Wednesday, December 2, 2020
Dec. 2, 2020

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Gifford Pinchot fire prompts north Clark County warnings

Big Hollow fire estimated at 12,050 acres Thursday morning

By , Columbian Assistant Metro Editor
3 Photos
A view from a KPTV helicopter shows the Big Hollow Fire burning on a ridge in the Gifford Pinchot National Forest near Yale Reservoir.
A view from a KPTV helicopter shows the Big Hollow Fire burning on a ridge in the Gifford Pinchot National Forest near Yale Reservoir. (KPTV-TV) Photo Gallery

Sept. 10: This story was updated today.

Residents in north Clark County remain on alert today, awaiting news on any updates to evacuation notices issued Wednesday night, due to the Big Hollow wildfire burning east near Yale Reservoir.

As of this morning, the fire had not entered Clark County, and there were no mandatory evacuations in place, according to Clark Regional Emergency Services Agency.

Estimates for the size of the fire have varied greatly since Wednesday night, and it continues to grow in the Gifford Pinchot National Forest. However, both the U.S. Forest Service and Washington Department of Natural Resources now estimate the fire has burned about 12,000 acres.

Video from a KPTV News helicopter shows the fire burning on a ridge in the forest. Flames are seen crowning in the tops of trees in the heavily timbered area, with a large plume of smoke.

The Department of Natural Resources on Wednesday issued a Level 1 “Get Ready” evacuation notice for the north Yacolt and Amboy areas and a Level 2 “Get Set” notice for Chelatchie.

CRESA issued a public alert about the evacuation notices Wednesday night. The agency said there is no immediate threat to those areas. However, fire officials want residents to be aware of the situation in case conditions change. A map of the affected areas can be found at

Battle Ground Public Schools closed Yacolt Primary School and Amboy Middle School today and canceled remote learning because of the evacuation notices. The Woodland School District also closed Yale Elementary School due to the Level 2 evacuation notice in that area and heavy smoke.

A Level 1 evacuation notice means residents should be aware of the potential danger and should “get ready” in the event of a mandatory evacuation.

“Residents with special needs, or those with pets or livestock, should take note and prepare for relocating family members, pets and livestock. Refine your evacuation plans and gather the things you will need if you must evacuate,” CRESA explained in social media posts.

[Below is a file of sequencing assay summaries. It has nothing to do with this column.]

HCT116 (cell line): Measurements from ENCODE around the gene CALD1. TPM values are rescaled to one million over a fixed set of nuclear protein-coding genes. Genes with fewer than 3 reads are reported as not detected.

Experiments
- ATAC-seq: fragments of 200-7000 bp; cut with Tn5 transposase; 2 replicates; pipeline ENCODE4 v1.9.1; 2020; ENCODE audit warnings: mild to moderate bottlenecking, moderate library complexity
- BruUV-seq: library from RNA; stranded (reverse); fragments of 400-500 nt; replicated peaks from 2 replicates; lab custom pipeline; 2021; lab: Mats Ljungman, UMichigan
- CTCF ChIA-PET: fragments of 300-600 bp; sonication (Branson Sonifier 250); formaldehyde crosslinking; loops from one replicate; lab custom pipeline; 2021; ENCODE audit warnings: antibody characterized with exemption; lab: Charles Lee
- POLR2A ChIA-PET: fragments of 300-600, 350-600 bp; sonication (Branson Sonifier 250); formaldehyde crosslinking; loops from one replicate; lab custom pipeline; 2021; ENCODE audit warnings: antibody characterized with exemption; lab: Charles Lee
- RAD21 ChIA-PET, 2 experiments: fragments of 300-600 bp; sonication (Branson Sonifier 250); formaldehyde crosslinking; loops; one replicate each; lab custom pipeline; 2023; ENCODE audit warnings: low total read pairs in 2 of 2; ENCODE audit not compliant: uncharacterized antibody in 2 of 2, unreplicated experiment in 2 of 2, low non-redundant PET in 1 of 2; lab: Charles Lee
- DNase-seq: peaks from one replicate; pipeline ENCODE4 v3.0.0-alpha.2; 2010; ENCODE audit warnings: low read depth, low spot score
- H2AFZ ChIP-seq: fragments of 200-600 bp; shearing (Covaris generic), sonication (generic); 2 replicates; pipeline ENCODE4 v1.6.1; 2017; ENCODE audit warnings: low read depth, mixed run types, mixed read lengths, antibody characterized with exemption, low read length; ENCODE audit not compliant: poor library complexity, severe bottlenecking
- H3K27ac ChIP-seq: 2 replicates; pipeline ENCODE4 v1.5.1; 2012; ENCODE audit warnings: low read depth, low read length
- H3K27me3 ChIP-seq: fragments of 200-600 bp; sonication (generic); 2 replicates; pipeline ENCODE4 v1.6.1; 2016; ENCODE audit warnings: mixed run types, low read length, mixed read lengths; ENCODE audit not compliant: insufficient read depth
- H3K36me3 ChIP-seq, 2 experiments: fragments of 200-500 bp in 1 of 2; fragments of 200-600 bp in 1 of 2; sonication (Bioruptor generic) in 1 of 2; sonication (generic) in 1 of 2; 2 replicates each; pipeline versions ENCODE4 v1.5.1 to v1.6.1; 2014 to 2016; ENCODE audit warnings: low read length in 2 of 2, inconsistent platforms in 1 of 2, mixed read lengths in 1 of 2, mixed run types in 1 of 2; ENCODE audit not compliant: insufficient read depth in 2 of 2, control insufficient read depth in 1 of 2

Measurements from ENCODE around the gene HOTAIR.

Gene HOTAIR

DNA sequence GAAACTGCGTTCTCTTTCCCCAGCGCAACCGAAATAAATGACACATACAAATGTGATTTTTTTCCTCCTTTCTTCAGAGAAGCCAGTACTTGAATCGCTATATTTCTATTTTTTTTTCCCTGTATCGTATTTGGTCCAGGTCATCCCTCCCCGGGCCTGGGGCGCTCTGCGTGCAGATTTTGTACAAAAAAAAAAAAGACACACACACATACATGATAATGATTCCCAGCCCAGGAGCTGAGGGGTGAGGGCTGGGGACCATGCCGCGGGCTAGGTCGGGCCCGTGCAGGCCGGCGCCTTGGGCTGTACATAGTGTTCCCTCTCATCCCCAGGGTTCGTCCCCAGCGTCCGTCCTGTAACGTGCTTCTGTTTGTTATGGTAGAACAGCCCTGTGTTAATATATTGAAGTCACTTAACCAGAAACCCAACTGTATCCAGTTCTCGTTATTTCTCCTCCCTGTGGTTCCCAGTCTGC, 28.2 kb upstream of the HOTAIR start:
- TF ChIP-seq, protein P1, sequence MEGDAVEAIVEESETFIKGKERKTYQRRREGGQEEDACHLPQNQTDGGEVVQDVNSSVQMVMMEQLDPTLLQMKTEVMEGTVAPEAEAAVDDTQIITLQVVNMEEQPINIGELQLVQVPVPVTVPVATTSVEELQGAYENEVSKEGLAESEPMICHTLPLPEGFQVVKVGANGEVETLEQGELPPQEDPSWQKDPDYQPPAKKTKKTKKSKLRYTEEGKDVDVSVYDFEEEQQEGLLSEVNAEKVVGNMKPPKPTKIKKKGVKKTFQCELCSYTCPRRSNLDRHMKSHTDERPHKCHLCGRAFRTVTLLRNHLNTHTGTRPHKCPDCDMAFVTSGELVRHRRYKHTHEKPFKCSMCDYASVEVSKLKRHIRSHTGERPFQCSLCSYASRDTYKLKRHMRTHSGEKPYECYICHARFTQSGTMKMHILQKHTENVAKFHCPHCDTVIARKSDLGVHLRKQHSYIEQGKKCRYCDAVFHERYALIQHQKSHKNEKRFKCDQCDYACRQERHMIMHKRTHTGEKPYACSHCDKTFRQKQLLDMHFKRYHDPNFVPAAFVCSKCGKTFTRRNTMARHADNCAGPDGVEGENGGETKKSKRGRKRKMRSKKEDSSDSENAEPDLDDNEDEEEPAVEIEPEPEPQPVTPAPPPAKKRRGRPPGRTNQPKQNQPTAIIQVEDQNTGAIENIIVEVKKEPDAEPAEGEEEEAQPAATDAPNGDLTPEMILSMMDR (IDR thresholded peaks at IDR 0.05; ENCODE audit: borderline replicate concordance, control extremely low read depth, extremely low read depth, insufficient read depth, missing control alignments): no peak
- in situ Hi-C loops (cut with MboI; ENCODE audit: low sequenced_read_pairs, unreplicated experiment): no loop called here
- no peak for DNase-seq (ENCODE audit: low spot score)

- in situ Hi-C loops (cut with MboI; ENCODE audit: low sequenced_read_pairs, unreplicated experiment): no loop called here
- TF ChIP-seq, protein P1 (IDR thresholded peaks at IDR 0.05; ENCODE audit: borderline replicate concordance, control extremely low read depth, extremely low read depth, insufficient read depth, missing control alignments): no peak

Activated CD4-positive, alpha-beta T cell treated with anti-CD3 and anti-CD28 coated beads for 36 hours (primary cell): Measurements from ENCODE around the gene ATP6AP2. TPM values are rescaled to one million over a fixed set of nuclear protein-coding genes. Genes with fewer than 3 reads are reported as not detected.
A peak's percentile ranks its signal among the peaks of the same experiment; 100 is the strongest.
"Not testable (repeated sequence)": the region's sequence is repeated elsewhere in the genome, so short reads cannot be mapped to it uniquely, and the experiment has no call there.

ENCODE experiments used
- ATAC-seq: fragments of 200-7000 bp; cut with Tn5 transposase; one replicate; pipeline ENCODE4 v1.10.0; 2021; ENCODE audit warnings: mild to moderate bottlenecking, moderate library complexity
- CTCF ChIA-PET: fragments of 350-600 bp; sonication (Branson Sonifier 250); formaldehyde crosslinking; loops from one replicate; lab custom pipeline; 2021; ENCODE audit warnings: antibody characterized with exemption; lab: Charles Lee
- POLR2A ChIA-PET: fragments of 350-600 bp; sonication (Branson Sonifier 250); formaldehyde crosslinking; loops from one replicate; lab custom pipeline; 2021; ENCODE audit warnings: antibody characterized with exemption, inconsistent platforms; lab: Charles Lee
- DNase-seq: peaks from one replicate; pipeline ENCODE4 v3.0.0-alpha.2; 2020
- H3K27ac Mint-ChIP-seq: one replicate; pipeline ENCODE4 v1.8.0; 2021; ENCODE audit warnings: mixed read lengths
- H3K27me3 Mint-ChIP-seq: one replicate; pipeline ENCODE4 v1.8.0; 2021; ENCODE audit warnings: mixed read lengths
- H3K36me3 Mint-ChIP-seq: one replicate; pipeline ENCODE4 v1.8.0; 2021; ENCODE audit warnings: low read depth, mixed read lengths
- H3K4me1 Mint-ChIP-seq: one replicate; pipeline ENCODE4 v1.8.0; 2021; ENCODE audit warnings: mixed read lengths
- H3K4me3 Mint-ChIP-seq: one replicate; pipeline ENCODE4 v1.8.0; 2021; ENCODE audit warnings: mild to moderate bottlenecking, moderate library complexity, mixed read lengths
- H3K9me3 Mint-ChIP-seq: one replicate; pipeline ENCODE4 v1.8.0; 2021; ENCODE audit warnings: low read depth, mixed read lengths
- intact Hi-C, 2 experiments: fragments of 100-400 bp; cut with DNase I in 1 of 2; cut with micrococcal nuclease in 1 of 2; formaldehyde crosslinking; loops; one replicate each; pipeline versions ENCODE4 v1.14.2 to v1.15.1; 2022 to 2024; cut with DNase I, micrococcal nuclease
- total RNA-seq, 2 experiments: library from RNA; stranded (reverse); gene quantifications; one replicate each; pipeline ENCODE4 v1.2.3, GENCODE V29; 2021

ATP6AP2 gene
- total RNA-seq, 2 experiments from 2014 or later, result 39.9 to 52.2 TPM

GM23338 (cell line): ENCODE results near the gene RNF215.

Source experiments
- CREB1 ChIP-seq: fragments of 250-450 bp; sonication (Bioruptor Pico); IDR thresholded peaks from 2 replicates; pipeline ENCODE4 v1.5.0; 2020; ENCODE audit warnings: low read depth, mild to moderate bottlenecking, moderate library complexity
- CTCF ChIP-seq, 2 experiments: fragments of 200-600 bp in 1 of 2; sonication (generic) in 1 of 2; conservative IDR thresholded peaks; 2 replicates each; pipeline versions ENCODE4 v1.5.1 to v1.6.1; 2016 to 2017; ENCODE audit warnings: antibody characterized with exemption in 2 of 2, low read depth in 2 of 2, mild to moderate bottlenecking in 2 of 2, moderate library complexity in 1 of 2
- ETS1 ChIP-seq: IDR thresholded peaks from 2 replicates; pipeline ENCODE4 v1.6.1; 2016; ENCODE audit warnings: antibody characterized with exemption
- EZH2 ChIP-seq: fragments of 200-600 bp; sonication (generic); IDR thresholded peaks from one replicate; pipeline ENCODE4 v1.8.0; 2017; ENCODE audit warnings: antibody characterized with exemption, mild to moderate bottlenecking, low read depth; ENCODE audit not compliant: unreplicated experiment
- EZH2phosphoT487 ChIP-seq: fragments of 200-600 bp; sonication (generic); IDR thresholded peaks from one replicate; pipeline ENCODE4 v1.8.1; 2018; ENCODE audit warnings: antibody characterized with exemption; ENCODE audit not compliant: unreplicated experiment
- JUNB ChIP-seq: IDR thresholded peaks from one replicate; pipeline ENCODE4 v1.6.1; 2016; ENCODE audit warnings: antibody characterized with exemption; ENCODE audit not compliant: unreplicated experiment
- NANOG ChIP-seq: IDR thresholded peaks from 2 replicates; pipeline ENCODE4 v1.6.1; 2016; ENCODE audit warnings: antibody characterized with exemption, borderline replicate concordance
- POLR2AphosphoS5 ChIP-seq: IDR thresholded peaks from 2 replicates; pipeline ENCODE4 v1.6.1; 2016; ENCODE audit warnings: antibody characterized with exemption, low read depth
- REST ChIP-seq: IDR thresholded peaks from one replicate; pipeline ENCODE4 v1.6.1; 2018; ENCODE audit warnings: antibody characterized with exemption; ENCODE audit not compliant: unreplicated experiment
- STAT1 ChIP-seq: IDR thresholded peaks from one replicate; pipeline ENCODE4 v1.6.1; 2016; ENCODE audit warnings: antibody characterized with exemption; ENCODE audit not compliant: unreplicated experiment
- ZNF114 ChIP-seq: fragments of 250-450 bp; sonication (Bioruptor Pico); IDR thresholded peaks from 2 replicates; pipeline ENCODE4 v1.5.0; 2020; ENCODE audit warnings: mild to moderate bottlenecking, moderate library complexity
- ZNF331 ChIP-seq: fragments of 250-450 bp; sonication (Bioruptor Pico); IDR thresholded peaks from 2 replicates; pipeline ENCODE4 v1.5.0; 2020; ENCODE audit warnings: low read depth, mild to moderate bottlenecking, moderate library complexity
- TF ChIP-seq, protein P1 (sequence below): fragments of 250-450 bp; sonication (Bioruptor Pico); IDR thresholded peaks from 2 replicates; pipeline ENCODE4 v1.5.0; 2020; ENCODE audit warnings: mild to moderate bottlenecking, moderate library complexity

A Level 2 evacuation notice indicates a significant risk in the area.

“Now is the time to be set for immediate evacuation. Residents should either voluntarily relocate to a shelter or designated area or with family/friends outside the area or be ready to leave at a moment’s notice,” according to the agency.

A Level 3 “Go Now” notice means there’s immediate danger and residents need to evacuate.

CRESA has designated Lewisville Intermediate Campus, 406 N.W. Fifth Ave., in Battle Ground, as the meeting point for anyone who needs to evacuate.

The Big Hollow fire was discovered Tuesday burning east and north of the Trapper Creek Wilderness on the Mt. Adams Ranger District. Earlier Wednesday, the U.S. Forest Service had estimated the size of the fire to be 6,000 acres but later updated that number to about 22,000 acres. It has since revised that number again to 12,050 acres, in line with what the Department of Natural Resources has estimated.

The cause of the fire is unknown.

The Gifford Pinchot National Forest has temporarily closed some areas to the public, including developed campgrounds, dispersed camping, day use and wilderness areas, and most forest roads and trails in the southwestern portion of the forest. People in the process of evacuating from the area are exempt from the order, the U.S. Forest Service said in a news release Wednesday night.

“At this time, the Big Hollow Fire is presenting an extremely dangerous situation, and we must close the forest to protect the life and safety of the firefighters and the public,” Forest Supervisor Eric Veach said in the news release. “Even if your destination is outside the closure area, please consider waiting to visit the Gifford Pinchot or other national forests until the fire situation in the Northwest has stabilized somewhat.”

A forest-wide ban on all campfires also went into effect Wednesday.

“The campfire ban will help prevent new fires from starting and straining our resources and public safety further,” the U.S. Forest Service said.

Additional resources on wildfires can be found at: Updates can be found at or call 360-524-1724.